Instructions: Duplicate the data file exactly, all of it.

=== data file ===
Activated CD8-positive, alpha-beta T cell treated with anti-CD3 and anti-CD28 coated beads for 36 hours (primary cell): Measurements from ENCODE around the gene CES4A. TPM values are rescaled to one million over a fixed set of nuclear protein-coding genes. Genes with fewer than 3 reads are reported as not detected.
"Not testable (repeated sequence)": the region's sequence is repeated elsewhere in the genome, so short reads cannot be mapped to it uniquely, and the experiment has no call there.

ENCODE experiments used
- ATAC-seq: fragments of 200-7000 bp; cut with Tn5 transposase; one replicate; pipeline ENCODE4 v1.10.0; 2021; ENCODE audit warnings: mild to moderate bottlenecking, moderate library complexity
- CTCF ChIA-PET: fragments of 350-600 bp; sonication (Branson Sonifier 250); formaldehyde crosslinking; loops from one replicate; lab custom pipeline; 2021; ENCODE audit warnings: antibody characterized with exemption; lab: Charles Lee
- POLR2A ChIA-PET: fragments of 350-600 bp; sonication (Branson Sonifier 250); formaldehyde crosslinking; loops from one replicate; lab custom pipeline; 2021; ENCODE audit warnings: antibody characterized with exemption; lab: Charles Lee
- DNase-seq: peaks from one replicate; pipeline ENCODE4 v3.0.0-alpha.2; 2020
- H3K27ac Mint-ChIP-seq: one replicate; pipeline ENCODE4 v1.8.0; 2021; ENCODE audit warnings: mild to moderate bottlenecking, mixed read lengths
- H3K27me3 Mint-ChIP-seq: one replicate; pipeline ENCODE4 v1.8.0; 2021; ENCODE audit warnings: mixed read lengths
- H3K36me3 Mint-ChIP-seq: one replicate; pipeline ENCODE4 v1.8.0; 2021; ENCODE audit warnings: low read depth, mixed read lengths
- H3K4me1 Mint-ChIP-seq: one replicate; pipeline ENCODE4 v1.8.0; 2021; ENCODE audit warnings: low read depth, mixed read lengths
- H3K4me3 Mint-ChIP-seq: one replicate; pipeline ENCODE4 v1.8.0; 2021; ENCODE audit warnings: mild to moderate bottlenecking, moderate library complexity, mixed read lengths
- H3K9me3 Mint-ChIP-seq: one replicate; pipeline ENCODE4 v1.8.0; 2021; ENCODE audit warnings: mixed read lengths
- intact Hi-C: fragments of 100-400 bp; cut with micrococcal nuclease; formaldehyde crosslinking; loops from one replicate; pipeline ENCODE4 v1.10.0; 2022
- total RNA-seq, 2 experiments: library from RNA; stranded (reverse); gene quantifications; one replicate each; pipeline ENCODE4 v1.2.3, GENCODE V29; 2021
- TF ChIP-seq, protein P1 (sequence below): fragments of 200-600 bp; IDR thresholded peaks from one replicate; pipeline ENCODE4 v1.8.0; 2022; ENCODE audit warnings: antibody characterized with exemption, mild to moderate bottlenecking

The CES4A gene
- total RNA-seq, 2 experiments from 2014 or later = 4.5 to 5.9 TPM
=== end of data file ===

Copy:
Activated CD8-positive, alpha-beta T cell treated with anti-CD3 and anti-CD28 coated beads for 36 hours (primary cell): Measurements from ENCODE around the gene CES4A. TPM values are rescaled to one million over a fixed set of nuclear protein-coding genes. Genes with fewer than 3 reads are reported as not detected.
"Not testable (repeated sequence)": the region's sequence is repeated elsewhere in the genome, so short reads cannot be mapped to it uniquely, and the experiment has no call there.

ENCODE experiments used
- ATAC-seq: fragments of 200-7000 bp; cut with Tn5 transposase; one replicate; pipeline ENCODE4 v1.10.0; 2021; ENCODE audit warnings: mild to moderate bottlenecking, moderate library complexity
- CTCF ChIA-PET: fragments of 350-600 bp; sonication (Branson Sonifier 250); formaldehyde crosslinking; loops from one replicate; lab custom pipeline; 2021; ENCODE audit warnings: antibody characterized with exemption; lab: Charles Lee
- POLR2A ChIA-PET: fragments of 350-600 bp; sonication (Branson Sonifier 250); formaldehyde crosslinking; loops from one replicate; lab custom pipeline; 2021; ENCODE audit warnings: antibody characterized with exemption; lab: Charles Lee
- DNase-seq: peaks from one replicate; pipeline ENCODE4 v3.0.0-alpha.2; 2020
- H3K27ac Mint-ChIP-seq: one replicate; pipeline ENCODE4 v1.8.0; 2021; ENCODE audit warnings: mild to moderate bottlenecking, mixed read lengths
- H3K27me3 Mint-ChIP-seq: one replicate; pipeline ENCODE4 v1.8.0; 2021; ENCODE audit warnings: mixed read lengths
- H3K36me3 Mint-ChIP-seq: one replicate; pipeline ENCODE4 v1.8.0; 2021; ENCODE audit warnings: low read depth, mixed read lengths
- H3K4me1 Mint-ChIP-seq: one replicate; pipeline ENCODE4 v1.8.0; 2021; ENCODE audit warnings: low read depth, mixed read lengths
- H3K4me3 Mint-ChIP-seq: one replicate; pipeline ENCODE4 v1.8.0; 2021; ENCODE audit warnings: mild to moderate bottlenecking, moderate library complexity, mixed read lengths
- H3K9me3 Mint-ChIP-seq: one replicate; pipeline ENCODE4 v1.8.0; 2021; ENCODE audit warnings: mixed read lengths
- intact Hi-C: fragments of 100-400 bp; cut with micrococcal nuclease; formaldehyde crosslinking; loops from one replicate; pipeline ENCODE4 v1.10.0; 2022
- total RNA-seq, 2 experiments: library from RNA; stranded (reverse); gene quantifications; one replicate each; pipeline ENCODE4 v1.2.3, GENCODE V29; 2021
- TF ChIP-seq, protein P1 (sequence below): fragments of 200-600 bp; IDR thresholded peaks from one replicate; pipeline ENCODE4 v1.8.0; 2022; ENCODE audit warnings: antibody characterized with exemption, mild to moderate bottlenecking

The CES4A gene
- total RNA-seq, 2 experiments from 2014 or later = 4.5 to 5.9 TPM